Is Machine Translation the Answer for Audiovisual Content?

Is Machine Translation the Answer for Audiovisual Content?

The popular video-sharing platform, YouTube, has long made it possible for video creators to add subtitles to their visual content. Today, it’s not only possible to watch videos with subtitles but you’re also able to see these subtitles in your preferred language, regardless of whether subtitles have been added by a video’s creator or not.

However imperfect, those automatically translated captions are easily accessible to billions of users around the globe. So if you are wondering if machine translation works for audiovisual content, the answer might be closer to ‘yes’ than you might think.

The notion of whether to use machine translation or not is a tough question. Now, it’s more a case of in what capacity do we use machine translation? Businesses are increasingly turning to machine translation as an option to improve efficiencies in their localisation strategies. In the same light, language service providers that primarily handle audiovisual content now find themselves in the same situation.

Localising audiovisual content such as films, series, TV programmes and TV adverts is a delicate matter. There are very specific requirements that govern audiovisual translation – on-screen space limitations is a prime example.

Translated subtitles have to be a suitable length to ensure they don’t take up too much space on the screen and so the viewer can read them comfortably without rushing within the allocated time for each subtitle line. This is also important for dubbing purposes.

Another aspect to consider when working with audiovisual content is that it is typically rich in puns, humour and colloquial expressions. The localised versions need to retain all those elements that make the content lively and engaging but in a form that is relevant to the target language and culture.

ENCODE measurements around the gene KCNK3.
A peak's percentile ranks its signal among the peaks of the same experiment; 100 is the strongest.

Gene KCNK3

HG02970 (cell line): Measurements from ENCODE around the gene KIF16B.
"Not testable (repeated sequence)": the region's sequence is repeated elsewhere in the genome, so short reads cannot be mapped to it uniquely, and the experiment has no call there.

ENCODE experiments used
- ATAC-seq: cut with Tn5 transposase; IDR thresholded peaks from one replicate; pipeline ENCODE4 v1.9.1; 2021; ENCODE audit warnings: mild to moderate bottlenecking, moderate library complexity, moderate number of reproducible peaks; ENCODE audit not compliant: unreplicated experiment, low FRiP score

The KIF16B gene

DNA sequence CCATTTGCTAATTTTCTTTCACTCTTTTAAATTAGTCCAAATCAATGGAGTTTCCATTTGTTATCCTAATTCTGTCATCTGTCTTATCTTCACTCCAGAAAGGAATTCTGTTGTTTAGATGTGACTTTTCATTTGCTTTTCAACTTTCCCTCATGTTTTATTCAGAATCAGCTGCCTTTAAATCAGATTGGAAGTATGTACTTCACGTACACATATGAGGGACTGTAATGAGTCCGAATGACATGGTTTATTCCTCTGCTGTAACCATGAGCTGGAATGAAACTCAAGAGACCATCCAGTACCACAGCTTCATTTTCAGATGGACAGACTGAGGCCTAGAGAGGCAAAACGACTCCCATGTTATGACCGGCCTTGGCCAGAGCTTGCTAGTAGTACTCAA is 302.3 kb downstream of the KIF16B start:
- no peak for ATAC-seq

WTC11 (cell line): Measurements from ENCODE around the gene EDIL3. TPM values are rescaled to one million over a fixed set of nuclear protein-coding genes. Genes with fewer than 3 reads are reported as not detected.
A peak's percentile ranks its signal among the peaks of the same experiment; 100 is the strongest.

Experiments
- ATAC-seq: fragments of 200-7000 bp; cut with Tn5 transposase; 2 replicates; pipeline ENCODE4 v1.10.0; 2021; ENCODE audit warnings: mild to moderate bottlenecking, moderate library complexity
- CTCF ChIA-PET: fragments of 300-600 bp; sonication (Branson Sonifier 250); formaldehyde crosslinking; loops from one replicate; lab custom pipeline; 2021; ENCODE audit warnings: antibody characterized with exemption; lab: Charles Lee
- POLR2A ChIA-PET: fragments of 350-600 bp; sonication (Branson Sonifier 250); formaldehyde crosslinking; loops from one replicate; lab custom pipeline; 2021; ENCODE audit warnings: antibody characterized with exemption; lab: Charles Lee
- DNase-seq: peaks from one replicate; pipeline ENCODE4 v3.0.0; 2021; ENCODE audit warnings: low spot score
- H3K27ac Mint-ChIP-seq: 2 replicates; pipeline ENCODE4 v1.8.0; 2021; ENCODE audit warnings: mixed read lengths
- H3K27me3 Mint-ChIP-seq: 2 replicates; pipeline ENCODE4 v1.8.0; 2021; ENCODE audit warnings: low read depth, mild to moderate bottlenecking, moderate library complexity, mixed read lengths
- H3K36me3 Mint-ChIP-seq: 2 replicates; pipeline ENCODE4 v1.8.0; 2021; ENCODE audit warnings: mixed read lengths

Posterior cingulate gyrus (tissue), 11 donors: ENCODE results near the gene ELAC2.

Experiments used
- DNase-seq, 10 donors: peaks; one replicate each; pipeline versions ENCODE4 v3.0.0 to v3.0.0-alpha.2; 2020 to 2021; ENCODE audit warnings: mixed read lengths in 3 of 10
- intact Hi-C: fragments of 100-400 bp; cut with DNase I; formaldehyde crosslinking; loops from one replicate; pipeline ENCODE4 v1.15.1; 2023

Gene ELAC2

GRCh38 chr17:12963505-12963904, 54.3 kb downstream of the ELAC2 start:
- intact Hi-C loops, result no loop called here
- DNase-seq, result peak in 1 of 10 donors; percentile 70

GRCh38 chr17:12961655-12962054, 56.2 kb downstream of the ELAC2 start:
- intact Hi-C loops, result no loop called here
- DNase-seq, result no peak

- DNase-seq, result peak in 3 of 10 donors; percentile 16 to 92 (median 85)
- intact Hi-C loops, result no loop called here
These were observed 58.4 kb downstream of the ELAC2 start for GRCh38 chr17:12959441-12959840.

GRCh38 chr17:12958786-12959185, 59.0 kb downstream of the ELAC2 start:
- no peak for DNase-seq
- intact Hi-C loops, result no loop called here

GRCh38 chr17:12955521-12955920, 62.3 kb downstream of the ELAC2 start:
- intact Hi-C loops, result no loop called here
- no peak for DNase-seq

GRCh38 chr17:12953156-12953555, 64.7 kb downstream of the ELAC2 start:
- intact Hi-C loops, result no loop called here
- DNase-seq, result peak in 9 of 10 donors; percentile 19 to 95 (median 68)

Multiracial young friends having fun laughing drinking coffee in

Puns, humour and colloquial expressions will be a challenge when localising audiovisual content using machine translation.

Turnaround times are also an important aspect. With shows airing internationally, audiences around the world expect to be able to watch their favourite shows in their local language as soon as the original is released. This has a direct impact on linguists and companies responsible for localising audiovisual content.

If you’re wondering what machine translation has to do with all of this, turnaround time is the very area where MT, if applied properly, can truly make a difference. While machine translation isn’t always a silver bullet and certainly has its limitations, it can offer linguists a good starting point for producing their final version much faster than they would starting from scratch.

Tackling machine translation quality

The quality of machine translation varies between languages. However, language pairs where results are guaranteed to be good, applying this technology takes away a significant portion of effort that a linguist would otherwise have to invest in when localising content from scratch. If linguists need less time to localise content, it means less stress when deadlines are tight and more time for additional quality checks.

We haven’t yet reached a point where machine translation systems would be culture-aware and as a result, able to aptly handle creative forms of expression such as puns and jokes. Having said that, they can be trained to handle specific types of content very well.

Customised engines trained on millions of bilingual segments of subtitling data will maximise the chances of delivering optimal translation results on audiovisual content.

The latest generation of machine translation, aptly named adaptive neural machine translation, also comes with the ability for MT systems to learn the required text length over time. If it’s systematically fed corrections in the form of post-edits created by linguists, over time, it will start adapting the length of the translated text to the typical length of strings post-edited by linguists.

Machine translation may have been far from penetrating the audiovisual landscape just a few short years ago, but it seems machine translation is well on its way to becoming an integral part of the localisation process to assist linguists with the demands of translating high volumes of video content.

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